The ENDURANCE study evaluated the efficacy of vardenafil, a phosphodiesterase type 5 (PDE5) inhibitor, in men with erectile dysfunction (ED), by measuring the duration of erection leading to successful intercourse using a stopwatch as the assessment instrument.
This was a randomised, multicentre, double-blind, placebo-controlled, crossover study consisting of a 4-week treatment-free run-in phase after which patients were randomised to either fixed-dose vardenafil 10 mg or placebo (to be administered 60 min prior to intercourse) and entered the first of the two 4-week double-blind treatment periods, separated by a 1-week washout. The primary efficacy end-point was the stopwatch-assessed duration of erection, which was defined as the time from erection perceived hard enough for penetration until withdrawal from the partner’s vagina leading to successful intercourse as measured by Sexual Encounter Profile Question 3 (SEP-3). Secondary efficacy end-points included SEP-2 and SEP-3 success rates, the erectile function domain of the International Index of Erectile Function, global assessment questionnaire, change from baseline in duration of erection and duration of erection not leading to successful intercourse. Safety was assessed by adverse events (AEs), laboratory samples, vital signs and ECGs.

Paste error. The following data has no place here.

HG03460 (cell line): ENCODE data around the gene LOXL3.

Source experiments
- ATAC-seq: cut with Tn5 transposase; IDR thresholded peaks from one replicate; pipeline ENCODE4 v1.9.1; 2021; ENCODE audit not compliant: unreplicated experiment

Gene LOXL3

Of the 191 men included in the safety population, 40% had moderate ED and 33% had severe ED at baseline. The duration of erection (least squares mean ± SE) leading to successful intercourse was longer with vardenafil than with placebo (12.81 ± 1.00 min vs. 5.45 ± 1.00 min; p < 0.001). The differences recorded for all secondary end-points were statistically significant in favour of vardenafil compared with placebo (p < 0.001), with the exception of duration of erection not leading to successful intercourse. Vardenafil was well tolerated in this study; the majority of AEs being mild-to-moderate in intensity.
Vardenafil 10-mg therapy provided a statistically superior duration of erection leading to successful intercourse in men with ED compared with placebo.